a Cardiocentro Ticino Institute, Ente Ospedaliero Cantonale, sede Bellinzona, Switzerland; b Biomedical Sciences, Università della Svizzera italiana, Lugano, Switzerland; c Department of Thoracic Surgery, Ospedale San Giovanni, Bellinzona, Switzerland
A 38-year-old male smoker with serum LDL-cholesterol of 6.4 mmol/l and a family history of coronary artery disease (father with acute myocardial infarction at the age of 45), developed acute chest pain irradiating to the jaw and both arms at 6:46 a.m. He immediately recorded a single-lead ECG (corresponding to ECG lead I) with his digital watch (Apple Watch® with photoplethysmography sensor), which showed sinus rhythm with significant ST-segment depression (fig. 1A).
The patient took a nitro-glycerine pill and the pain resolved completely after a few minutes. A second single-lead ECG registered with his digital watch at 7:22 a.m. showed complete resolution of ST-segment depression (fig. 1B). Both ECGs were sent to his cardiologist by e-mail, who organised immediate admission at the emergency department. 12-lead ECG was normal, whereas high-sensitive troponin-T was slightly elevated with a value of 16 ng/l (cut-off 14 ng/l). Coronary angiogram documented a 50% stenosis of the right coronary artery and cardiac magnetic resonance imaging did not reveal any late gadolinium enhancement or signs of ischaemia.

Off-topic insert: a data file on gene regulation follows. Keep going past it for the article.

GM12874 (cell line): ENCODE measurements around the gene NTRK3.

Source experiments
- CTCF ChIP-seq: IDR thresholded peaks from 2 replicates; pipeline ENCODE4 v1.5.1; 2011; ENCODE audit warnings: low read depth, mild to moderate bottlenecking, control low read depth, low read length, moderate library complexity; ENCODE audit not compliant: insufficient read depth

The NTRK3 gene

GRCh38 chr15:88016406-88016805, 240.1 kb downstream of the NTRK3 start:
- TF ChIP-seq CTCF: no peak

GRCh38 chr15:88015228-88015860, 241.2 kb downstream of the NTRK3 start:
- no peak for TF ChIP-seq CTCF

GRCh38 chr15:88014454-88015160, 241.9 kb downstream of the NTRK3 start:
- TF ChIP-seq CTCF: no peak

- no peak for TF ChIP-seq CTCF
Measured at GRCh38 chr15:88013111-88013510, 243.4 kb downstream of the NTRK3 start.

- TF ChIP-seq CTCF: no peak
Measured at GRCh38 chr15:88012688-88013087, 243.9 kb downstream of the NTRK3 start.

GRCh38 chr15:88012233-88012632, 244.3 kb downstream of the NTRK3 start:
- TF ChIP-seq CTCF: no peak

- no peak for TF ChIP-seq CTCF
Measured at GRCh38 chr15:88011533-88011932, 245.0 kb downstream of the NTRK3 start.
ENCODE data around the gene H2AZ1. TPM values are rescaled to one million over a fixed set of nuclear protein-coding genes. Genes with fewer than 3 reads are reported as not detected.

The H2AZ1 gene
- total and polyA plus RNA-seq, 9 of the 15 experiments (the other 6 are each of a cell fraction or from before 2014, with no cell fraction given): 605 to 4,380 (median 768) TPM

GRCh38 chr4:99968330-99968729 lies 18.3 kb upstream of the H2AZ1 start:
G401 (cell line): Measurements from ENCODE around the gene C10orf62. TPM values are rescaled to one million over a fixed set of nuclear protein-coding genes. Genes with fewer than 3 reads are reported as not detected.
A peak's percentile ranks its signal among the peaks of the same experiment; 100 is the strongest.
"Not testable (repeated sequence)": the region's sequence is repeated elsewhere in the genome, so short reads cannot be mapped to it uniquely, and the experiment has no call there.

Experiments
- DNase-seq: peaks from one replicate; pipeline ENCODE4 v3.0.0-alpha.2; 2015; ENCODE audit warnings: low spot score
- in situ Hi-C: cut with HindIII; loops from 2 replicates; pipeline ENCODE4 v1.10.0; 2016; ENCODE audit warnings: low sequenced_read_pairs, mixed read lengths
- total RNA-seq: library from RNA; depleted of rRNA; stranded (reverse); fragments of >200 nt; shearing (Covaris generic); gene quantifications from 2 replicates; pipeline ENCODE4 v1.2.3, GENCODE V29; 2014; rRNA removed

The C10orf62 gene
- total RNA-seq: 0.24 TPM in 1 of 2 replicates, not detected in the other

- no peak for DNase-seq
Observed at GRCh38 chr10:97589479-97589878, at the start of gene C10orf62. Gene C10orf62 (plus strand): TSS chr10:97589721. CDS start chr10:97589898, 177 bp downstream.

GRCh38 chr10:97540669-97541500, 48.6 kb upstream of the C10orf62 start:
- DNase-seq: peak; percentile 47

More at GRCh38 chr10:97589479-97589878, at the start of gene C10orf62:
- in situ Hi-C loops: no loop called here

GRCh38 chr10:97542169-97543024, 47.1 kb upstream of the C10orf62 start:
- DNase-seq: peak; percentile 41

The chest pain and the alterations on the single-lead ECG were most probably induced by vasospasm of the right coronary artery. Therefore, aspirin, high dose statins and a calcium channel blocker were initiated. Furthermore, the patient stopped smoking. After almost three years of follow-up, there have been no further episodes of chest pain.
Our case shows the potential role of digital watches in detecting transient acute transmural myocardial ischaemia – in our case most probably due to coronary spasm.
No financial support and no other potential conflict of interest relevant to this article was reported.